I'm new to Bayesian and PyMC3 and I am trying to predict a chance of failure very similar to this example (the part *example:Challenger Space Shuttle Disaster*):

In this example the chance of failure is modeled with respect to the outside temperature.

As a probability function, the logistic function is used.

The pymc3 model is as follows:

`import pymc3 as pm temperature = challenger_data[:, 0] D = challenger_data[:, 1] # defect or not? #notice the`value` here. We explain why below. with pm.Model() as model: beta = pm.Normal("beta", mu=0, tau=0.001, testval=0) alpha = pm.Normal("alpha", mu=0, tau=0.001, testval=0) p = pm.Deterministic("p", 1.0/(1. + tt.exp(beta*temperature + alpha))) observed = pm.Bernoulli("bernoulli_obs", p, observed=D) # Mysterious code to be explained in Chapter 3 start = pm.find_MAP() step = pm.Metropolis() trace = pm.sample(120000, step=step, start=start) burned_trace = trace[100000::2] `

Now I want to make the probability function dependent of two stochastic variables, like outside temperature and O-Rings size for instance.

I believe I should draw from two beta and alpha distributions, but I cannot see which probability function I should use.

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#### Best Answer

At the core, this is a logistic regression model. First, there are many improvements in pymc3 3.2 that should make this model more efficient, like using the (default) NUTS sampler:

`import pymc3 as pm temperature = challenger_data[:, 0] D = challenger_data[:, 1] # defect or not? import theano.tensor as tt with pm.Model() as model: beta = pm.Normal("beta", mu=0, tau=0.001) alpha = pm.Normal("alpha", mu=0, tau=0.001) p = pm.Deterministic("p", tt.nnet.sigmoid(beta*temperature + alpha)) observed = pm.Bernoulli("bernoulli_obs", p, observed=D) trace = pm.sample() `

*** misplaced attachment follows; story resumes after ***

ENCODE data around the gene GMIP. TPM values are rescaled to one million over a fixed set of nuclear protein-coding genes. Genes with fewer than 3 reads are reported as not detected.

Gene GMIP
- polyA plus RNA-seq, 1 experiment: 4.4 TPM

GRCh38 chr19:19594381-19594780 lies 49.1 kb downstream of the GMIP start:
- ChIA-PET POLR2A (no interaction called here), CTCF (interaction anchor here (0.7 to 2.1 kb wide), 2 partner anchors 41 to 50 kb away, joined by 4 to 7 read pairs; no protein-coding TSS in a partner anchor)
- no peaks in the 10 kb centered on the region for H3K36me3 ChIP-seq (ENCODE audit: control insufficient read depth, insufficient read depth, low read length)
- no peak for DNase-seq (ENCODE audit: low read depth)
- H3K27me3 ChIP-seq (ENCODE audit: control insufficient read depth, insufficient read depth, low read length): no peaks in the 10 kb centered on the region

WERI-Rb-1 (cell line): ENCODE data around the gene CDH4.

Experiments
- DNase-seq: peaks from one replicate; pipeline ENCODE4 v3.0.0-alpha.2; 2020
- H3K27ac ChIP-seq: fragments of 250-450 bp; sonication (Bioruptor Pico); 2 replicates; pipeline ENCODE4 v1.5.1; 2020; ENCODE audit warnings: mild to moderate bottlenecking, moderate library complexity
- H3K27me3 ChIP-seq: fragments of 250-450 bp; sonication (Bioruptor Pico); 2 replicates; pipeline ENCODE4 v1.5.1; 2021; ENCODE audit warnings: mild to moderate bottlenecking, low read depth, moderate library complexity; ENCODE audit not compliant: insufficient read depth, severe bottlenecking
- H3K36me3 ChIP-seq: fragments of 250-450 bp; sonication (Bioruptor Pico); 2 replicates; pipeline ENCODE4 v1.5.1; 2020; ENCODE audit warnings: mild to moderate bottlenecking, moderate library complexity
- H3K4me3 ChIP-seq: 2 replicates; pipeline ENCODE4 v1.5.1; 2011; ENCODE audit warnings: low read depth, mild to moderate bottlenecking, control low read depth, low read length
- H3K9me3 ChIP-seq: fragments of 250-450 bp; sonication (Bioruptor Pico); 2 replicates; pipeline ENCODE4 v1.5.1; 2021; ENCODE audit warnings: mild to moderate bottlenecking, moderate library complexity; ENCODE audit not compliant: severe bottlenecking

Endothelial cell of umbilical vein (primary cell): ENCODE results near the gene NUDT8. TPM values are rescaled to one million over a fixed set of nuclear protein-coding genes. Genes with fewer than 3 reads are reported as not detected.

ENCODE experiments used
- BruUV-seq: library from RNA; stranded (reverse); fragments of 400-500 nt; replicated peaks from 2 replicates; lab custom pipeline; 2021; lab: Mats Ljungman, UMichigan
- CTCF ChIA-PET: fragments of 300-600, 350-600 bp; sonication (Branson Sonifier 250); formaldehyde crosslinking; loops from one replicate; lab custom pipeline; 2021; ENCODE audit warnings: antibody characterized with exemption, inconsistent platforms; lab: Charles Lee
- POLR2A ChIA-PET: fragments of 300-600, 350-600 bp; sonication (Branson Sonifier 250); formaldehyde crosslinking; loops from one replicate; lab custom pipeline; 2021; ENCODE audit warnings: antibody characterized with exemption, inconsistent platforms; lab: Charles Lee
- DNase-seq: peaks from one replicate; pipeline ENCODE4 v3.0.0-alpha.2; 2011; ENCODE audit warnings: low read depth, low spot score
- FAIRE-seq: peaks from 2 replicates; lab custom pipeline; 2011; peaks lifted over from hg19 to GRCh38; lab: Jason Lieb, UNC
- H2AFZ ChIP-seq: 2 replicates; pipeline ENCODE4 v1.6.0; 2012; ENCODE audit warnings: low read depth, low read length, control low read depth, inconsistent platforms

Essentially then you want to introduce more covariates. You do this just like in a linear regression, e.g. if you have orings:

`import pymc3 as pm temperature = challenger_data[:, 0] D = challenger_data[:, 1] # defect or not? import theano.tensor as tt with pm.Model() as model: beta_temp = pm.Normal("beta", mu=0, sd=1) beta_orings = pm.Normal("beta", mu=0, sd=1) alpha = pm.Normal("alpha", mu=0, sd=1) p = pm.Deterministic("p", tt.nnet.sigmoid(beta_temp*temperature + beta_orings*orings + alpha)) observed = pm.Bernoulli("bernoulli_obs", p, observed=D) trace = pm.sample() `

Note that I also changed the priors to be more informed, which is always a good idea (but it assumes your covariates are z-scored so might not be a good idea here). There is also more convenient syntax in the `glm`

submodule, see here: http://docs.pymc.io/notebooks/GLM-logistic.html

Finally, you get a better hit-rate for your questions on http://discourse.pymc.io/.